Legislation / Codes
There are several pieces of legislation that guide the efforts of the Western community in both protecting the rights of persons with disabilities and ensuring we create and maintain a barrier-free community.
The purpose of the AODA, 2005 is “to achieve accessibility for Ontarians with disabilities with respect to goods, services, facilities, accommodation, employment, buildings, structures and premises on or before January 1, 2025, by developing, implementing and enforcing accessibility standards”. For more information on the AODA visit the Accessibility for Ontarians with Disabilities website.
Organizations that provide goods or services to people in Ontario are required to make their services accessible to persons with disabilities. The legal requirements of the standard are set out in Ontario Regulation 429/07 under the Accessibility for Ontarians with Disabilities Act, 2005.
The Ontarians with Disabilities Act (ODA), 2001 predates the Accessibility for Ontarians with Disabilities Act (AODA). Although the AODA received Royal Assent on June 13, 2005, the provisions of the Ontarians with Disabilities Act, 2001 (ODA) remain in force until the ODA is repealed. For additional information on the ODA visit the website of the Ontarians with Disabilities Act Committee.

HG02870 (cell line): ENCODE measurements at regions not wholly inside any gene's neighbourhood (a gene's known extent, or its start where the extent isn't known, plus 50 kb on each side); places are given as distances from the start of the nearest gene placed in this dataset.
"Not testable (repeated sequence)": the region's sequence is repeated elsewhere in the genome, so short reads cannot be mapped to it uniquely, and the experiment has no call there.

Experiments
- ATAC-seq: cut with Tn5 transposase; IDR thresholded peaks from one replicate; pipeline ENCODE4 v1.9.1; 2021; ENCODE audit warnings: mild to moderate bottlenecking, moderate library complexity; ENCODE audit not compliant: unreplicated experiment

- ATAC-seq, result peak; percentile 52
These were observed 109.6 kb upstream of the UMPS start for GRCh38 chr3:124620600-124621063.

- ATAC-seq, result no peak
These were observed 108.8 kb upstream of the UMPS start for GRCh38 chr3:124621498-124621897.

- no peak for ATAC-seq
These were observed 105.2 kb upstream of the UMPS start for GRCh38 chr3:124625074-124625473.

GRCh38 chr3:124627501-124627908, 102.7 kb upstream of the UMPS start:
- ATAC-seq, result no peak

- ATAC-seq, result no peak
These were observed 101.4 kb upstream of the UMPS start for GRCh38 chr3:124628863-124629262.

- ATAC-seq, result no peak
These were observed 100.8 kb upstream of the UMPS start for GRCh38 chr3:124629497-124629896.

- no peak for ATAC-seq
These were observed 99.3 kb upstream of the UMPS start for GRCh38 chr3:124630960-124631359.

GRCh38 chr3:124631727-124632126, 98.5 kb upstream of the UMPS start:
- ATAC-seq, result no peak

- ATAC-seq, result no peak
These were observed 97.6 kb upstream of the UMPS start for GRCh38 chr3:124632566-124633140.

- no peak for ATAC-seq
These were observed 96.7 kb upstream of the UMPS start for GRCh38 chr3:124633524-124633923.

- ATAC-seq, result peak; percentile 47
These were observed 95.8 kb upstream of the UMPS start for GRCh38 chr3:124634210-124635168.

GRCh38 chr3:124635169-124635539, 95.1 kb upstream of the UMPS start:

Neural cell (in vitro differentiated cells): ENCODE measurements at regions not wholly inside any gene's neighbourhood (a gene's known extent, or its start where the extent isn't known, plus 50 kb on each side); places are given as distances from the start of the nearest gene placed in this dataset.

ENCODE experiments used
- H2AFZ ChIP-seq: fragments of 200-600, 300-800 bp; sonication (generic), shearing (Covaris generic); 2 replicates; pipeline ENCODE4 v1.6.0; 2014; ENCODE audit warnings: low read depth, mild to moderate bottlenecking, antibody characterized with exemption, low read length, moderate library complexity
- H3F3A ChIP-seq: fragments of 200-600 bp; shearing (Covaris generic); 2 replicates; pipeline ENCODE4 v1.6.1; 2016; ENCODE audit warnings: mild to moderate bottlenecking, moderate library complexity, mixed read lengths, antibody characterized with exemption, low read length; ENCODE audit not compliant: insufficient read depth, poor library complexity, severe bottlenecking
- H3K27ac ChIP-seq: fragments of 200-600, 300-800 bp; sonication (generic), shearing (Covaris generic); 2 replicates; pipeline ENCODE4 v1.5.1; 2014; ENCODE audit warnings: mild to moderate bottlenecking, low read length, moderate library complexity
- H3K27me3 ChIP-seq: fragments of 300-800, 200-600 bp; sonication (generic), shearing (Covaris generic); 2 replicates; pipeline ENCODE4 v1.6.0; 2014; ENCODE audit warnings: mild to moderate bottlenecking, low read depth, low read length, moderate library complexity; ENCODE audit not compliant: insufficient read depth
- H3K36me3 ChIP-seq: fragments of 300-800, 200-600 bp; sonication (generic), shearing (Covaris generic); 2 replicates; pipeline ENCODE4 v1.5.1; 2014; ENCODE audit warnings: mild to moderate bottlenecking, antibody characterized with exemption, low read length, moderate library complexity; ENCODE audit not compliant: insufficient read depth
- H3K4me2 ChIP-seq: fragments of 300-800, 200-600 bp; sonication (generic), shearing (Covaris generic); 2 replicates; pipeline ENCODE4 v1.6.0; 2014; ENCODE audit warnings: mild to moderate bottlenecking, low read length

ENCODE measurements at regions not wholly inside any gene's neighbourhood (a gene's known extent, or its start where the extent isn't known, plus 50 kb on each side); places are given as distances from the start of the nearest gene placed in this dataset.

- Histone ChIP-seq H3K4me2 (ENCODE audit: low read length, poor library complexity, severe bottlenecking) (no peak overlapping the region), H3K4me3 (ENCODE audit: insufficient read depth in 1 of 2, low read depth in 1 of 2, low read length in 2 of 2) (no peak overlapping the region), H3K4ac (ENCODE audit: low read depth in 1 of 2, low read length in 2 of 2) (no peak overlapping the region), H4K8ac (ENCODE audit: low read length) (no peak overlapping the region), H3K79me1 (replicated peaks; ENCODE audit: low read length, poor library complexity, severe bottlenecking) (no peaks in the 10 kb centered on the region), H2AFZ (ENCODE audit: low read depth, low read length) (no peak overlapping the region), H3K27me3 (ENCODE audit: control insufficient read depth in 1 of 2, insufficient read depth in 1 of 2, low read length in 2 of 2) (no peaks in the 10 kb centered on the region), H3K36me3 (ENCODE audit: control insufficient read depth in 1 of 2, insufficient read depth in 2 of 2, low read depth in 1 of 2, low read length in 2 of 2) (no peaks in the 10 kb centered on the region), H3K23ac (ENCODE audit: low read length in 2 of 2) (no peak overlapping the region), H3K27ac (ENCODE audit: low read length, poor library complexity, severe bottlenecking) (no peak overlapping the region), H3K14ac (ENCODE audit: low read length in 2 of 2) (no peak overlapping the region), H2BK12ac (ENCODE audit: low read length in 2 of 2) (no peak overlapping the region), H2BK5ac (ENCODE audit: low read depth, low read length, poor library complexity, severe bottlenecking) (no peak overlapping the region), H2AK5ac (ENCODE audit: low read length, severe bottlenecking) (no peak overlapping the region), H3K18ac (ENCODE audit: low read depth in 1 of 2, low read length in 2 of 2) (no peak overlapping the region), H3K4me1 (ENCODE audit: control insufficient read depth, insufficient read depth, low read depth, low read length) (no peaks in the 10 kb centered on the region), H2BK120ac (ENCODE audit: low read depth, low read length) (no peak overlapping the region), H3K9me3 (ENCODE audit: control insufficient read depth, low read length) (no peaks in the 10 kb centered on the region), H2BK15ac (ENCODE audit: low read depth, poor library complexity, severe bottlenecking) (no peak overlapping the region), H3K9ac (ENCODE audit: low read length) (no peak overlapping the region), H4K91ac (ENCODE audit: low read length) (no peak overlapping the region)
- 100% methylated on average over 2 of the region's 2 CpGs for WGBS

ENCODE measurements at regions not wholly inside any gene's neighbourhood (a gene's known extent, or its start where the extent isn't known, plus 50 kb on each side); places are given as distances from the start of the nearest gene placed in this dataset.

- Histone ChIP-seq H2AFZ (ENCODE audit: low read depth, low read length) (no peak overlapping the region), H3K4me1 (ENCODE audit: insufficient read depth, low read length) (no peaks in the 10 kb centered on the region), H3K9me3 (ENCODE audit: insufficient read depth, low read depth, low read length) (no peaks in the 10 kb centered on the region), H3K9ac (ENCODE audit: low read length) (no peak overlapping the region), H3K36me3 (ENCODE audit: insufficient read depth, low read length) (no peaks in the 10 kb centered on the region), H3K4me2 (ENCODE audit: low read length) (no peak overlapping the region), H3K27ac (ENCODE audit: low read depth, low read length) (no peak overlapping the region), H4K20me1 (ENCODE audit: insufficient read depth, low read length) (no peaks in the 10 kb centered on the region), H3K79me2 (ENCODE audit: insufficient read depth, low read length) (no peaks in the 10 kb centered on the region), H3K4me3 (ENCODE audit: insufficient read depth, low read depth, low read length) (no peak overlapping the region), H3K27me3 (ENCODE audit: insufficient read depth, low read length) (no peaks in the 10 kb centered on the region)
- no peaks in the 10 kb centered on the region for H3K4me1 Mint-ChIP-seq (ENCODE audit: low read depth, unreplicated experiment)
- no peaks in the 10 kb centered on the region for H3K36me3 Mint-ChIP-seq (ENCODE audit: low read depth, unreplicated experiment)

The Ontario Human Rights Code recognizes the inherent dignity and worth of every person and provides for equal rights and opportunities without discrimination. Section one of the OHRC affirms the right to equal treatment in services without discrimination because of disability. For more information visit the Ontario Human Rights Commission’s website.
The purpose of this Act is to enact the principle that “all individuals should have an opportunity equal with other individuals to make for themselves the lives that they are able and wish to have and to have their needs accommodated, consistent with their duties and obligations as members of society, without being hindered in or prevented from doing so by discriminatory practices”. Disability is one of the prohibited grounds of discrimination. For more information visit the Canadian Human Rights Commission’s website.
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